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In the End, Everything Gives

Ada Limón


What is above us?

    The bleary algorithm of patterns, leaves,

        towering history of law and lore?


Outside the gates, the chaotic hush of flesh

    and bone, a kind of clamoring, cannon fire,

        or a brass band, a choir of tree limbs asking:


What have we made? Who holds you?


Where resides our genius? Our courageousness of action,

    name the glory, rename the glory, pin it down

        in a book of legacies, ink, and stone.


There is a word that returns to me: Realm. 

    Someone on a train shrugs cartoonish,  

    “What gives?” And the answer: Everything.


Everything gives way, the shorelines, the house decaying 

    and becoming shrub and moss and haunt, the body

        that gives and gives until it cannot give anymore.


When sleepless as a child, my mother would draw my face,

    not with charcoal or oil paints, but with her fingers

        simply circling my features. Here are your eyes.


Here are your eyebrows, your nose, your mouth, your chin, 

    and your whole face, round and round, this is you.


This was when I understood boundaries, that she could

    see my shapes, and I was made of circles and she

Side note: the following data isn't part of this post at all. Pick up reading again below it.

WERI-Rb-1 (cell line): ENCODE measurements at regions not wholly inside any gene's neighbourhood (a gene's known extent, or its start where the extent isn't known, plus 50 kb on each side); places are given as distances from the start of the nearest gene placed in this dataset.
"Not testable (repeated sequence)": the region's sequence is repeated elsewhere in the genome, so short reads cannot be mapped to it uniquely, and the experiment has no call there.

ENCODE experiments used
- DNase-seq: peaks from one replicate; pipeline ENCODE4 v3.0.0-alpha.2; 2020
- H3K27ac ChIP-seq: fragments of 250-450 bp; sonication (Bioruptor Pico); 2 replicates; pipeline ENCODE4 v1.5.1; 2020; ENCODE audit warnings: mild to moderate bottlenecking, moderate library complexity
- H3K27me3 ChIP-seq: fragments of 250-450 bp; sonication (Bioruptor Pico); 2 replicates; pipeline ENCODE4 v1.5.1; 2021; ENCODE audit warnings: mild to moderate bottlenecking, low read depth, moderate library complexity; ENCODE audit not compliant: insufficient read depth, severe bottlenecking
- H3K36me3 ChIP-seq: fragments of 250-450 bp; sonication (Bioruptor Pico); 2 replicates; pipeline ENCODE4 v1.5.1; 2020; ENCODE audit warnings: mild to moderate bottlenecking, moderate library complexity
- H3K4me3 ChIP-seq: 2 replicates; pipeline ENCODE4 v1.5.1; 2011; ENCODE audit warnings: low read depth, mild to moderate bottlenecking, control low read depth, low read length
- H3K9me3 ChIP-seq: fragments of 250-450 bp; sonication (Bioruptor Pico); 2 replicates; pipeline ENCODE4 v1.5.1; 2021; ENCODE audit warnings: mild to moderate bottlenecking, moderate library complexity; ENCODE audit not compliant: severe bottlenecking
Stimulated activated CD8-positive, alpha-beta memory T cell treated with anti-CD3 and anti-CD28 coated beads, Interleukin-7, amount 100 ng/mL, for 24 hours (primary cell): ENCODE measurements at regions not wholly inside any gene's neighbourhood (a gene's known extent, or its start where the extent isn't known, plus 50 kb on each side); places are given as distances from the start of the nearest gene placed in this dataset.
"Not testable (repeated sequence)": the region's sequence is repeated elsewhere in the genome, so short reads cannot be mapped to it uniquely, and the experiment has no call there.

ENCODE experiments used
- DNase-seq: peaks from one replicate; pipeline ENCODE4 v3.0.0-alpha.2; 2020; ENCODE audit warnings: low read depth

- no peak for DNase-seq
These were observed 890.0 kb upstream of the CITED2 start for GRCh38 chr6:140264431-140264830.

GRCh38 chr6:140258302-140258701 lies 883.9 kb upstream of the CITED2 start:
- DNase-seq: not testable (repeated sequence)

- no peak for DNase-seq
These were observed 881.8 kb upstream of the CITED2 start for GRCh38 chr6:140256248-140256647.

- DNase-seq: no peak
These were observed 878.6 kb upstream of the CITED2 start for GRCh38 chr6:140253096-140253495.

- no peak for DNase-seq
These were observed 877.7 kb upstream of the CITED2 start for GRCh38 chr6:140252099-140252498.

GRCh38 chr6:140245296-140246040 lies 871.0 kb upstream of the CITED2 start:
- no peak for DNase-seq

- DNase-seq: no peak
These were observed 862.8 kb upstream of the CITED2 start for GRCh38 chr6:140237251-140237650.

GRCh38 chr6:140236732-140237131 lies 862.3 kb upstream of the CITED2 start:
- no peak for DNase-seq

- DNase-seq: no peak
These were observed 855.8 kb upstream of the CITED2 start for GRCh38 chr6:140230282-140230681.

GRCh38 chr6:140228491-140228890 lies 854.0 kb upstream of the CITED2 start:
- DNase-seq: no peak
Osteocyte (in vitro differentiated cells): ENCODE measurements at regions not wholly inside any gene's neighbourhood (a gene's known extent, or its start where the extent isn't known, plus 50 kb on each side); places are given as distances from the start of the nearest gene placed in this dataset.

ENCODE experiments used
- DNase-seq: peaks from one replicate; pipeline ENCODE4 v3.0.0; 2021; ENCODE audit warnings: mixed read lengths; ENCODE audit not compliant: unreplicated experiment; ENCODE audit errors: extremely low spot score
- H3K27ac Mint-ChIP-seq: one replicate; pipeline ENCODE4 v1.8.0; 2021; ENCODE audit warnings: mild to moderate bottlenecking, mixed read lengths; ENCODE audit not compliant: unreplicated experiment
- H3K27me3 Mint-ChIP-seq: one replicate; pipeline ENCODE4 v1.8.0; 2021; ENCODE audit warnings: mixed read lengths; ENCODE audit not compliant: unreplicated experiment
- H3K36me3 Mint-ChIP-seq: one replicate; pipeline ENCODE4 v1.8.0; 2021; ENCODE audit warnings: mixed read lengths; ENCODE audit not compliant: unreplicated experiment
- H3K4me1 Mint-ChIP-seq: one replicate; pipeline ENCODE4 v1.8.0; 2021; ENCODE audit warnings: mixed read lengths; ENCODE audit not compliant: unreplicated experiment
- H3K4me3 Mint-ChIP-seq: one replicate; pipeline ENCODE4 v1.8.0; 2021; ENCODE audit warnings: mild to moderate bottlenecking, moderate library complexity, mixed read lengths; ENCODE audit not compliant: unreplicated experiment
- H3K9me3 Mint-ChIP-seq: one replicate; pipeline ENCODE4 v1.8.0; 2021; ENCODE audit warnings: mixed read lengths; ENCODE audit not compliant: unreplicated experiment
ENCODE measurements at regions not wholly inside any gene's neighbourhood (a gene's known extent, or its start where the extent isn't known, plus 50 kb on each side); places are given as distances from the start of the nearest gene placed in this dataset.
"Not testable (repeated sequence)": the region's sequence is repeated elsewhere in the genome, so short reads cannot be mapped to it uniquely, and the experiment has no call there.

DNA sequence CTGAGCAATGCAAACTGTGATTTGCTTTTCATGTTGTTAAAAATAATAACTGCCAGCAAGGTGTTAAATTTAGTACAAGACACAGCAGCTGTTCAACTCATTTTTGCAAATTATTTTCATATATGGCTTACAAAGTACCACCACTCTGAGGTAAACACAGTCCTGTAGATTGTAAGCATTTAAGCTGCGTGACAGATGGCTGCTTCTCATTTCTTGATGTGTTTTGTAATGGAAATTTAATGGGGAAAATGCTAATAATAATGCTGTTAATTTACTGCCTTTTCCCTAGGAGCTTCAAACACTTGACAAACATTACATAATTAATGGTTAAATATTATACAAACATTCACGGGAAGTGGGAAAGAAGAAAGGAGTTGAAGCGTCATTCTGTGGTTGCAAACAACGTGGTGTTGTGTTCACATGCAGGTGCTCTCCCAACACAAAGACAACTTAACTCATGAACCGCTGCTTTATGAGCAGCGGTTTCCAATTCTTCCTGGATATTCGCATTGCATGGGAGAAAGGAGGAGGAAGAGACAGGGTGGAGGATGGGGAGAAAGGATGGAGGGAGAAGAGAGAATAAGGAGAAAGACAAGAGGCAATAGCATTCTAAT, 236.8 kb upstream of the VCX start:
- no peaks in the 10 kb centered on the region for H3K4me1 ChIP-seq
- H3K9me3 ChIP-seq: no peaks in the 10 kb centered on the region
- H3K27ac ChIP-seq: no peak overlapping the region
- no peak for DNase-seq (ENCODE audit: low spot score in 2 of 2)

was made of circles. All of us modest etchings


in the landscape, a fingernail dug into the side of a tree,

    little winces, let me count the ways, let me count the days,

        all the circles of us end eventually. 


The light is its own story. When there is a hole in a roof,

    what is the roof, the roof or the sky itself? Maybe that’s

        the real story, neither one belonging to each other.


There is a word that returns again: Realm. 


I sat by a train window and traced my palm when I missed

    my mother. I was giving myself a circle, this is your palm,

        a circle which is also nature, a strangeness that is you.


What is grandeur? Who is keeping score?


I believe in the circle, in light that surprises me, when I can

    believe nothing. The palm reaching out is a gesture, 

        a boundary, a circle one could slip through, or something

you could hold and in turn it could hold you back.


Please note: We have tried to preserve the formatting of poems, but some devices may distort how text appears. Read the poem in its original formatting here.

We look down onto nine gray stone domes that melt into each other in the space of a patio enclosed with a pink marble wall opposite floor-to-ceiling windows. Each dome is nearly as tall as the ceiling over the windows, and each is made of stacked pieces of slate. At the top center of each dome is a collar of gray slate to create a pupil-like opening. The stone collar creating the openings is lighter gray around the ink-black centers, which are the shaded interiors of the domes. The domes meld and stack like a handful of bubbles.

Andy Goldsworthy, Roof, 2004-2005, Buckingham Virginia slate, Patrons' Permanent Fund, 2005.86.1

Ada Limón

24th Poet Laureate of the United States

August 25, 2023